Nginx reverse proxy + Docker: how this server is set up

The goal of this setup is to have subdomains on the server, each of which is managed by a docker container. Oh, and each of these containers needs to have HTTPS.

The overview is pretty simple: the server is essentially just hardware for Docker to run on. Docker has images that both reverse-proxy (allowing subdomains) and generate SSLs automatically (allowing HTTPS). Subsequent containers simply need to declare their domain of operation (which can actually be any domain that you control the DNS of) and any Docker setup requirements (perhaps a database).

So, let's get started.

Getting Docker

This part is pretty easy so I won't spend much time explaining anything: just install docker and docker-compose with apt install docker.io docker-compose. Make sure to apt update your server if needed.

Getting Nginx, proxying, and SSL

So this is the secret sauce here. Jason Wilder and Nicolas Duchon have incredible repositories to make this process simple and we're lucky enough to have it for free and open source. Here is the git repository that documents how to do everything, which I also have below:

1. Get nginx-proxy up

docker run --detach \ 
--name nginx-proxy \ 
--publish 80:80 \ 
--publish 443:443 \ 
--volume /etc/nginx/certs \ 
--volume /etc/nginx/vhost.d \ 
--volume /usr/share/nginx/html \ 
--volume /var/run/docker.sock:/tmp/docker.sock:ro \ 
jwilder/nginx-proxy

2. Get letsencrypt-nginx-proxy-companion up

docker run --detach \
--name nginx-proxy-letsencrypt \
--volumes-from nginx-proxy \
--volume /var/run/docker.sock:/var/run/docker.sock:ro \
--volume /etc/acme.sh \
--env "[email protected]" \
jrcs/letsencrypt-nginx-proxy-companion

3. Make some containers

docker run -d \
--name proxied-app \
--network=webproxy \
-e "VIRTUAL_HOST=sub.yourdomain.tld" \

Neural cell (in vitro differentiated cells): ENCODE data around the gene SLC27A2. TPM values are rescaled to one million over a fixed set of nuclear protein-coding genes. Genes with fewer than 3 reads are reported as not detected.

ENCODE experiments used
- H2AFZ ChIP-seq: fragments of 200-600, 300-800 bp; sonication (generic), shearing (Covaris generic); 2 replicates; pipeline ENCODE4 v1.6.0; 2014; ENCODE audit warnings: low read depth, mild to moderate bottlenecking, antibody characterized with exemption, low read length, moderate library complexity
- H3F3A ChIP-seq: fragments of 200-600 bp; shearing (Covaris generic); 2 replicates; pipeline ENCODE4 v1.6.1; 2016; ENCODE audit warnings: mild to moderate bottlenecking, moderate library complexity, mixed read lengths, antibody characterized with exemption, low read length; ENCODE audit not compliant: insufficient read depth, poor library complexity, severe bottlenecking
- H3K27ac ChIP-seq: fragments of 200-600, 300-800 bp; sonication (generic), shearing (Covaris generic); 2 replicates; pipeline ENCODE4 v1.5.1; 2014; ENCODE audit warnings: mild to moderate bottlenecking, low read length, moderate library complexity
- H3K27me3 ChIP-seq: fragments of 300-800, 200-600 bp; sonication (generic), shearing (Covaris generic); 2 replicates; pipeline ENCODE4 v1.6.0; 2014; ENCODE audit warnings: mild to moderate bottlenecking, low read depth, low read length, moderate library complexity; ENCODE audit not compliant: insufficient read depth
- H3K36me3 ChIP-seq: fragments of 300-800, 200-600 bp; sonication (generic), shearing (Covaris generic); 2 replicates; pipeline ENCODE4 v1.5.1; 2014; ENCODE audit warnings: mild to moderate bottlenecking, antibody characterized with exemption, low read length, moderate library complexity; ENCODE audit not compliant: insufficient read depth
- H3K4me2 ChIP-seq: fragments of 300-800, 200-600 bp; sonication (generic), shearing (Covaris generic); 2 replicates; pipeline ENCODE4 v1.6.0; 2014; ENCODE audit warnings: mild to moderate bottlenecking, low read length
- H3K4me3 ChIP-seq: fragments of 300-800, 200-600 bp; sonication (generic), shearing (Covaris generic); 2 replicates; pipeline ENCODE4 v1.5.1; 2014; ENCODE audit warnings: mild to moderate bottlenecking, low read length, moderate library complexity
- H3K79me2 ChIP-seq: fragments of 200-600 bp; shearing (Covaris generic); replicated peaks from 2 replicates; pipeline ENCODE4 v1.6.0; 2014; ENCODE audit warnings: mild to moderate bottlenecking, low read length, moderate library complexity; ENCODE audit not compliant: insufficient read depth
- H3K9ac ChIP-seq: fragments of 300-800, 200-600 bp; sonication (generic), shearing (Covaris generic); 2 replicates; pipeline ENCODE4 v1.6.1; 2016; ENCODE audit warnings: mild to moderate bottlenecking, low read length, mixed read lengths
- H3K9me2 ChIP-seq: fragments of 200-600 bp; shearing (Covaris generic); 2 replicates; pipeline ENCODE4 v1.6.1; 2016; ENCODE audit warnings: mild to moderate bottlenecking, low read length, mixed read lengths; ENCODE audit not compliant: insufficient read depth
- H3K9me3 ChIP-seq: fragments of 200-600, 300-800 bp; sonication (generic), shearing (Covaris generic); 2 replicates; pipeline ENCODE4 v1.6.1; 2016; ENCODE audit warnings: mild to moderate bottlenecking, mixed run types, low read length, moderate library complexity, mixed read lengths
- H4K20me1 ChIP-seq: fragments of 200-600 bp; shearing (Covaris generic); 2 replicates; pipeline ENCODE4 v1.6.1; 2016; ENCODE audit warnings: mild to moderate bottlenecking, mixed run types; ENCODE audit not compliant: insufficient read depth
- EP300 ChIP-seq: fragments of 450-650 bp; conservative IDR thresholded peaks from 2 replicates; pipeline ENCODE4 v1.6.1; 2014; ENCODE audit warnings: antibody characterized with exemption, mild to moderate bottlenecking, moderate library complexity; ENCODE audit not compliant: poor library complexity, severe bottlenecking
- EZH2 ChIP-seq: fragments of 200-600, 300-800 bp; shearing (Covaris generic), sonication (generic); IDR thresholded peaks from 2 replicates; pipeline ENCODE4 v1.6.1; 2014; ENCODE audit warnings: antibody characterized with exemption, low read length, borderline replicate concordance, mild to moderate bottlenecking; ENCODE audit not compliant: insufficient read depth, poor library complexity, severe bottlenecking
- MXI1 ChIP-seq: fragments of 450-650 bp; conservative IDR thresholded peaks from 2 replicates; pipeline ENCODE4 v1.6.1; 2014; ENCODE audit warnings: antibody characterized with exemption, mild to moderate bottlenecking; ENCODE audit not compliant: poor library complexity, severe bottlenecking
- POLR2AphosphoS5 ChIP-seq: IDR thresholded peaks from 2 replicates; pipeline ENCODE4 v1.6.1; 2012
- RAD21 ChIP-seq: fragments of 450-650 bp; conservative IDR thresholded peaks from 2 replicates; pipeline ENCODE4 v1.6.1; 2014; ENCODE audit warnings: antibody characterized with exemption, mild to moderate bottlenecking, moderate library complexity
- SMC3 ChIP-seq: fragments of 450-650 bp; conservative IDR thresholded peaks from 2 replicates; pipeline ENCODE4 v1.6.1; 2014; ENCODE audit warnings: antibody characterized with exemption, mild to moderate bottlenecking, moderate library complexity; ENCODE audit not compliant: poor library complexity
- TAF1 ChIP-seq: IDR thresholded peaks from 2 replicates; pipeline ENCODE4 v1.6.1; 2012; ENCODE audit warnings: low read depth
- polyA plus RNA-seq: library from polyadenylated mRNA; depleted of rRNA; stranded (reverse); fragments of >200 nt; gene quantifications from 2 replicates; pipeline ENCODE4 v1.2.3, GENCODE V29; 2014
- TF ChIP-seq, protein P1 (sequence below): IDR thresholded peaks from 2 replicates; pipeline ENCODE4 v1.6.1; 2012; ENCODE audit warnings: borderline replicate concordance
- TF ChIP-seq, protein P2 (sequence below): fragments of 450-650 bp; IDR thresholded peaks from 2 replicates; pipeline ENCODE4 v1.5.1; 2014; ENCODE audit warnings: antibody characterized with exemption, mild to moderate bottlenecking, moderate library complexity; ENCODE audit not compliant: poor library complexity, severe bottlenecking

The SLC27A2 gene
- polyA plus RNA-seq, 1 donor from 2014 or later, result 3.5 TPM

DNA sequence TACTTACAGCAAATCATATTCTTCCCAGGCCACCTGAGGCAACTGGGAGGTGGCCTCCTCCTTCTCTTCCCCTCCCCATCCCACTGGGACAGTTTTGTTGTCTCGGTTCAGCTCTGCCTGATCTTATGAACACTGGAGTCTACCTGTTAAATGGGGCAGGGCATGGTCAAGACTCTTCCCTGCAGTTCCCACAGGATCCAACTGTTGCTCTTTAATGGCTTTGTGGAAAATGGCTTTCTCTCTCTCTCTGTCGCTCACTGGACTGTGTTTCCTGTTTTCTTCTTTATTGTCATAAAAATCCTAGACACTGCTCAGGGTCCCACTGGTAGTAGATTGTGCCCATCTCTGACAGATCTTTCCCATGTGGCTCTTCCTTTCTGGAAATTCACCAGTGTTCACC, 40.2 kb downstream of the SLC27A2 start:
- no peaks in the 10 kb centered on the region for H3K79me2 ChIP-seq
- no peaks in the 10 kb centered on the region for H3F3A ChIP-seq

-e "LETSENCRYPT_HOST=sub.yourdomain.tld" \
container/container

Some notes

Here's some things you might want to consider as you make your containers:

Connecting databases (or any containers)
After creating the image, ensure that any image that uses the database is on the same network (I set it as --network=webproxy)

Persistent storage
This is useful for not losing data (I recommend doing it for all containers, especially databases). Just add -v /path/to/local:/path/to/container to your docker run script, where /path/to/local is the location on your machine, and /path/to/container is the path within the Docker container you want to have persist on the machine when the container is gone.

Change allowed upload size (useful for clouds)
Since there are potentially many subdomains or even many domains on this server, setting max file upload size has to happen on the server-wide config, not on the specific subdomain. Bash into the container:
docker exec -it nginx-proxy bash
and then edit the nginx.conf file:
nano /etc/nginx/nginx.conf
You'll need to add client_max_body_size 8M; near the end of the http{..} block to make the upload size 8MB (obviously change the number as you desire). Mine looked like this when I was done:

http {
    
    # other code...

    # upload size 8MB
    client_max_body_size 8M;

    include /etc/nginx/conf.d/*.conf;
}

When you've done that, go ahead and service nginx restart to reboot nginx with the new config. You'll probably need to restart the container in Docker too: docker stop nginx-proxy && docker start nginx-proxy